It’s all any of my female friends can talk about right now: a three-day event starting tonight called Bad Assery: The Women & Comedy Conference. It’s a weekend-long summit curated by Natalie Wall and Shaina Stigler, two NYC-based comedians who got tired of hearing silly, gendered terms like “comedienne” being tossed around. There’s more than that on the female ballot, of course — there’s also the age-old matter of pay disparity, though that’s thankfully getting some celebrity attention. But what makes this particular conversation about the future of comedy pressing (and prescient) enough to warrant a three-day affair that costs $75 to attend? We turned to Wall and Stigler for answers about why the Brooklyn’s funny-women model sets the stage better than any other city for a conference like this.
The Badassery conference will take place, tonight through Sunday, at Littlefield and The Bell House. Sketch and standup performances feature some of Brooklyn’s household names in comedy: Aparna Nancherla, Phoebe Robinson, Ophira Eisenberg, Jo Firestone and Charla Lauriston, to name a few. Panel discussions include: An Uncomfortable Conversation about Sexism; Other Side of the Table; and Breaking Out.
Badassery is defined by the ladies as “the act of just fucking doing it.” More specifically, they say that means choosing the harder course of action, and empowering others by doing so. The problem with empowerment is that it can often be misrepresented as a gender war, as women just fighting against their category. Stigler is adamant about this point.
“We’re not fighting, that’s the biggest thing,” she says. “Fighting implies [a battle] to be won, a victor to be had. We’re coming together to cement the female perspective in this industry, and to create exclusively through that perspective.”
Brooklyn has enjoyed its fair share of female empowerment this past March: we had the March Madness readings with Jezebel; we just wrapped a terrific second season of Broad City; heck, we even have De Blasio fighting in our corner. Something about this borough just screams “progress” every damn day of the year.
“Brooklyn is filled with an amazing energy,” gushes Wall. “We couldn’t not hold [the conference] here. I also just love Littlefield and The Bell House. Beautiful venues run by amazing people. If I can help expose their space to new faces, then fuck yeah!”
For those of us who live here full-time, we know it’s true: Brooklyn’s frenetic, uber-liberal pulse has lead to cultural slang and even baby-naming. Blame it on the ever-changing landscape, or the constant thrum of new creative ventures — but any way you slice it, our borough’s branded as a national, even international, tastemaker. But what is the borough’s magic alchemy that makes it the perfect place to be the model for women in comedy worldwide?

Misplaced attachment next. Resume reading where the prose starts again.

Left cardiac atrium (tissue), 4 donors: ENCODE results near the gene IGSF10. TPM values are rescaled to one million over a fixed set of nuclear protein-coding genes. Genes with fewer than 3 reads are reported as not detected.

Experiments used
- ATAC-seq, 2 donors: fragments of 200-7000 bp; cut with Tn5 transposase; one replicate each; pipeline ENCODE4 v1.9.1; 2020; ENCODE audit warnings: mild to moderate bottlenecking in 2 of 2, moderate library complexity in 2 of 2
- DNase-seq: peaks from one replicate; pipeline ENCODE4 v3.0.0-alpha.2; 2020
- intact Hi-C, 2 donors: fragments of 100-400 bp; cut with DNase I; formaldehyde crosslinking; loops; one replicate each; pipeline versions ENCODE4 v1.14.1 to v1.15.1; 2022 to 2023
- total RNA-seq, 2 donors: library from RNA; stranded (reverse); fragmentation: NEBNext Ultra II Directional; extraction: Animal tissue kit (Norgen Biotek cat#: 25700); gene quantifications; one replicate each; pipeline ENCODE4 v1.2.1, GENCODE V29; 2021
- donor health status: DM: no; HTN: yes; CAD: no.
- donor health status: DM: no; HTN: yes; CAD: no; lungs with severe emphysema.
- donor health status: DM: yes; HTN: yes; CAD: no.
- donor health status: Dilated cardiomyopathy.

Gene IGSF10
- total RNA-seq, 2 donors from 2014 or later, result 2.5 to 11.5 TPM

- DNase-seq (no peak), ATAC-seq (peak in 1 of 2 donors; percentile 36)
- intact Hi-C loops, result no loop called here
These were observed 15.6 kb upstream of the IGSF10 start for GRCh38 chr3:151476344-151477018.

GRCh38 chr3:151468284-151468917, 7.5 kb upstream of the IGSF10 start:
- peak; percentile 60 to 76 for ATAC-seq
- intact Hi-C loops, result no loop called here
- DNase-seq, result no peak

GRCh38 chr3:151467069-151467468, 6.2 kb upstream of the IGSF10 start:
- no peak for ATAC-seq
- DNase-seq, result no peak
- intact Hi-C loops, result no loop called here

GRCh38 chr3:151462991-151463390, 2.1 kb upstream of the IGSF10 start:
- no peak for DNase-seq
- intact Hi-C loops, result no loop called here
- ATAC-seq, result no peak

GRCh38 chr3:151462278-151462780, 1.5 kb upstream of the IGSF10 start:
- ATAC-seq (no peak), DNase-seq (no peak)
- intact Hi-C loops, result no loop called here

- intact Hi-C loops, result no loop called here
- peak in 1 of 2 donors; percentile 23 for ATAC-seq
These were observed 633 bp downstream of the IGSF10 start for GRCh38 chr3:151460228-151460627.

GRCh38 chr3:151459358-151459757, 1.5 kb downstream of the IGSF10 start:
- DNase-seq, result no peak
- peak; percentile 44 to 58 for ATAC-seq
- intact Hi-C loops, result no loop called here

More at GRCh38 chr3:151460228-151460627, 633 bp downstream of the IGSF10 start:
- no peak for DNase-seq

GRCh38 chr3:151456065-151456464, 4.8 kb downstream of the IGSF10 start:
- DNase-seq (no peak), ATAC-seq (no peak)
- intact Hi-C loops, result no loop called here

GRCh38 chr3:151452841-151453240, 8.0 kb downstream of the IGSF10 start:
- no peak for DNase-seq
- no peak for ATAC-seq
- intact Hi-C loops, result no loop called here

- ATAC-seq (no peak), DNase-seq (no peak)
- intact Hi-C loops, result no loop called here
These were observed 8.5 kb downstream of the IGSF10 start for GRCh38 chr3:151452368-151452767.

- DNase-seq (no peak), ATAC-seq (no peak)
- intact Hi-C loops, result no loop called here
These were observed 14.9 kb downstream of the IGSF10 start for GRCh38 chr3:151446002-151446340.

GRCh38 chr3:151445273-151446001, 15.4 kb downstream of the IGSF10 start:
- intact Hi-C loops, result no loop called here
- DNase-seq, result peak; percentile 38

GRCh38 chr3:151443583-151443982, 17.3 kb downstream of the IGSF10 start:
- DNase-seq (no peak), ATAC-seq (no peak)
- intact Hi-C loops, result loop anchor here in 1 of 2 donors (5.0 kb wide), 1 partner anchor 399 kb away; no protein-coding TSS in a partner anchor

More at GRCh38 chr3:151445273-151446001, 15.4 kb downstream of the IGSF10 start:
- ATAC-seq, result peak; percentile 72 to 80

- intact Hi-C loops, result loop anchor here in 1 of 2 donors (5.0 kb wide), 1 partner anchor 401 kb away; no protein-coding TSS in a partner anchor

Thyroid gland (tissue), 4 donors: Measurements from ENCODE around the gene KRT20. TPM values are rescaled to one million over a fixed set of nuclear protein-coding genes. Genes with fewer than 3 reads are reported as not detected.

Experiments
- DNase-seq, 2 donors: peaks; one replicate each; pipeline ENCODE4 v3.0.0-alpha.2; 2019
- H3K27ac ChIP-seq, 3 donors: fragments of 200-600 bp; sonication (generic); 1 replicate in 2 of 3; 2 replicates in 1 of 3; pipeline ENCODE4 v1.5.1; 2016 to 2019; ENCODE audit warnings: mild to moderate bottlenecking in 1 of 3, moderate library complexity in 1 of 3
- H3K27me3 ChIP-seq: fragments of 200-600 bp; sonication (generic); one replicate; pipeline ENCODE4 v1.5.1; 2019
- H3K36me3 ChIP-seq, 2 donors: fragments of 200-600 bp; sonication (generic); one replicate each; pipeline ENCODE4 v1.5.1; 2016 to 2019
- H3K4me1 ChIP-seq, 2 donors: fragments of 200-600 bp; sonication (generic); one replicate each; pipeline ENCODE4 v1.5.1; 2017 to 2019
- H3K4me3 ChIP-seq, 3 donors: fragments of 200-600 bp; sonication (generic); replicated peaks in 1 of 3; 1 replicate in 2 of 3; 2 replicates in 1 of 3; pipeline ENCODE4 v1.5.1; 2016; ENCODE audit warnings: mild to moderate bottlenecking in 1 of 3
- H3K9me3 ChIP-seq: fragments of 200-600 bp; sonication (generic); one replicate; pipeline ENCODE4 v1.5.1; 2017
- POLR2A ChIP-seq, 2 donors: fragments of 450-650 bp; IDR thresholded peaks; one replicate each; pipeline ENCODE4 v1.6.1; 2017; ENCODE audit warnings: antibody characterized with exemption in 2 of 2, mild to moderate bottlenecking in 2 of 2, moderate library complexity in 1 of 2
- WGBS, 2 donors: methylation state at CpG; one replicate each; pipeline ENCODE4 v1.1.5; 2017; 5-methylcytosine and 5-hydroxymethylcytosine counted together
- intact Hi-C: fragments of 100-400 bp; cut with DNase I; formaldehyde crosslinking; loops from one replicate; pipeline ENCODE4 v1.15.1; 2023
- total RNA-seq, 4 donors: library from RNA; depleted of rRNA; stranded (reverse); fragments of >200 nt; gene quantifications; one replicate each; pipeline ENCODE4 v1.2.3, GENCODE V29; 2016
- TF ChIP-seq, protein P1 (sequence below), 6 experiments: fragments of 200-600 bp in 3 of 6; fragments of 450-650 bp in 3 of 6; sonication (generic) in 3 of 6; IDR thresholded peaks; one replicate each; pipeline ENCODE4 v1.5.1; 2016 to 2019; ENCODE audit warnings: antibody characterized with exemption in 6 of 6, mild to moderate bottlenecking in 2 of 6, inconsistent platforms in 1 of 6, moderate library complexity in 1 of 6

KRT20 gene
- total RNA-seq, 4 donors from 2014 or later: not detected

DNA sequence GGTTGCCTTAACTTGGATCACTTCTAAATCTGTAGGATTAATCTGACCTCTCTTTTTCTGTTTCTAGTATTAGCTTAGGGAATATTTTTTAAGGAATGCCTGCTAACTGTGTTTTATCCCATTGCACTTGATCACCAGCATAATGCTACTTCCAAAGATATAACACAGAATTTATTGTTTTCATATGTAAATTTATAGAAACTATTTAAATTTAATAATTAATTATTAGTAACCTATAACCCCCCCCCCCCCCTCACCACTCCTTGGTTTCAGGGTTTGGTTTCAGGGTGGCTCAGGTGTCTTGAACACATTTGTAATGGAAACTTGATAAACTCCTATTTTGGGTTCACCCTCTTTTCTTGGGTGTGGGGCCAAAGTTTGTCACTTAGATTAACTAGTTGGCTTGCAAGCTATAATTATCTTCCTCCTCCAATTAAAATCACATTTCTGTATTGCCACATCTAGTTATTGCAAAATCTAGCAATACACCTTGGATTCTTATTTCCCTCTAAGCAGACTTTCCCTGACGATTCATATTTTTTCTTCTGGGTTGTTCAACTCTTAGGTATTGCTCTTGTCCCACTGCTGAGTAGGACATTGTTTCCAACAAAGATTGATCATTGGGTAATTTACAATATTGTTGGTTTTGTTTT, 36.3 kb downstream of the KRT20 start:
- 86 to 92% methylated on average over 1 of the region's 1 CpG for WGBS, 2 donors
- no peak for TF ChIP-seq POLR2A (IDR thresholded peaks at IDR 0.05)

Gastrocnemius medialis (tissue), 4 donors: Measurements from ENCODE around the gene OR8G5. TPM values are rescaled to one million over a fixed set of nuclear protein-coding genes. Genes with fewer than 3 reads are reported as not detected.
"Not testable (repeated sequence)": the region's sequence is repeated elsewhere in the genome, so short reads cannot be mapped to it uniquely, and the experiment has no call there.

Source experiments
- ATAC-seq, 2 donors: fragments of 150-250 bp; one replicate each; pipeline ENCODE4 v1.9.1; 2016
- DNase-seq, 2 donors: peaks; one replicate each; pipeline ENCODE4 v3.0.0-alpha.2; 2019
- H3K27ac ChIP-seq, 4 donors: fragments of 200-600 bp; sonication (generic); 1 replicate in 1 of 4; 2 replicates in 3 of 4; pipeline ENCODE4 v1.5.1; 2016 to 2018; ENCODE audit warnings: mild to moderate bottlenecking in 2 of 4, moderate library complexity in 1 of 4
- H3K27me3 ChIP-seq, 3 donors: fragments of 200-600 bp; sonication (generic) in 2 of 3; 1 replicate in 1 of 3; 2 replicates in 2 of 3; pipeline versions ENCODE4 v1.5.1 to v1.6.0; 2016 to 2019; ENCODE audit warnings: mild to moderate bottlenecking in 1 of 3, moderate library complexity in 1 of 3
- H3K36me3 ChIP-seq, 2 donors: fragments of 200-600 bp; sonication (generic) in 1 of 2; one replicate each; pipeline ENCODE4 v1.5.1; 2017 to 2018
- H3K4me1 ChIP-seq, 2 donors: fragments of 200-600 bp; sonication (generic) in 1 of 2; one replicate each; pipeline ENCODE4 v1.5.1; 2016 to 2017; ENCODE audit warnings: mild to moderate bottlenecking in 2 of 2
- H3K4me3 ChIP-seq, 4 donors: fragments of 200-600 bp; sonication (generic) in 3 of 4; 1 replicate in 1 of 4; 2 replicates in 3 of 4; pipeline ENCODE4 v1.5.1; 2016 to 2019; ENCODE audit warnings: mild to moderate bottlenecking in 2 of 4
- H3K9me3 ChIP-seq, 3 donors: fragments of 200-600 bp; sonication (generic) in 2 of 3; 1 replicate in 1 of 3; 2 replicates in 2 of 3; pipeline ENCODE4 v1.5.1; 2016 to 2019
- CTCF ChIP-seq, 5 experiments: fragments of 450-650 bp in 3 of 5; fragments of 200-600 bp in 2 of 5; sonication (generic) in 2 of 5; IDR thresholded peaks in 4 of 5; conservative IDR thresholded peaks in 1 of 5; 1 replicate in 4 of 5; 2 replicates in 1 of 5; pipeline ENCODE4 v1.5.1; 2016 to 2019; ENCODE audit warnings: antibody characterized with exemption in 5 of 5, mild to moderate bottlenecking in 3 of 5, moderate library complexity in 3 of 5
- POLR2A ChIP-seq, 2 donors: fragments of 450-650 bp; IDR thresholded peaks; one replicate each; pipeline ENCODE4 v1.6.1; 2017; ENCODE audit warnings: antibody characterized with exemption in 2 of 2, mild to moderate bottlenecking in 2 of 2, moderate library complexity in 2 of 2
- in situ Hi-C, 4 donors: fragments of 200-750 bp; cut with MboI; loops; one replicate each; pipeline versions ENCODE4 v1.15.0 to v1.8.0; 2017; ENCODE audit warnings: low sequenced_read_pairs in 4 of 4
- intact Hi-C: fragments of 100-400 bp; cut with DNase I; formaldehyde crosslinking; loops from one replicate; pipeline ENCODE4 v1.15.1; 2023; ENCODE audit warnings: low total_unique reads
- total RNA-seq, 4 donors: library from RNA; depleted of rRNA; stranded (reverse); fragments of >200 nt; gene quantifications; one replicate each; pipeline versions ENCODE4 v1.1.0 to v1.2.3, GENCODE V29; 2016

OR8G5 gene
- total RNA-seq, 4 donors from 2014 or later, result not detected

“To me, Brooklyn has that ‘I really don’t give a shit what you think’ vibe.” Wall says. “It’s filled with crusaders that constantly deal with the white noise of haters and they don’t let that stop their growth and passion.”
Stigler says you see lots of risk takers, those wonderful weirdos who book shows having no idea who will show up.
“The community is set up to really foster the types of artists who are open to experimentation,” she says. “Jo Firestone is a great example of that. And I think in order to be badass as a woman in this industry, you have to be willing to carve out your own path. Being able to leap artistically and personally is a huge part of that. The other piece is that the community in Brooklyn is incredibly receptive and supportive of that behavior.
“The world is watching New York,” Stigler says. “We have to do something good with that opportunity.”
Interestingly enough, though, the pivotal event of the conference — a Sunday think-tank in collaboration with ?WhatIf! Innovation (punctuation intentional) to turn talk into action — is a women-only event. So does that mean men can’t be a part of this big change? Is the Wall/Stigler vision just a total overhaul of the patriarchy? The girls say their call to action has nothing to do with fighting the male-skewed industry head-on. Rather, they’re hoping for a world of funny women who self-curate and self-produce, in order to bypass the systems that are just going to keep killing content based on the gender of its authors.
“If you don’t see it, make it,” Wall urges. “You want to talk about poop for your whole set even though it’s deemed unladylike? Do it. People keep telling you ‘no’ about a webseries, screw them. Make the comedy that you want to see. Ghandi that shit.”
If you want to attend, full single-day pass prices are a bit of an investment at $40 apiece (three-day tickets are $75), but you can still get in on the action for cheap. Single performances are just $15 at the door, and panel discussions are $20. Check out as much as you can afford, and let your voice be heard!
Check out the ladies’ Badassery website for more info about the conference.
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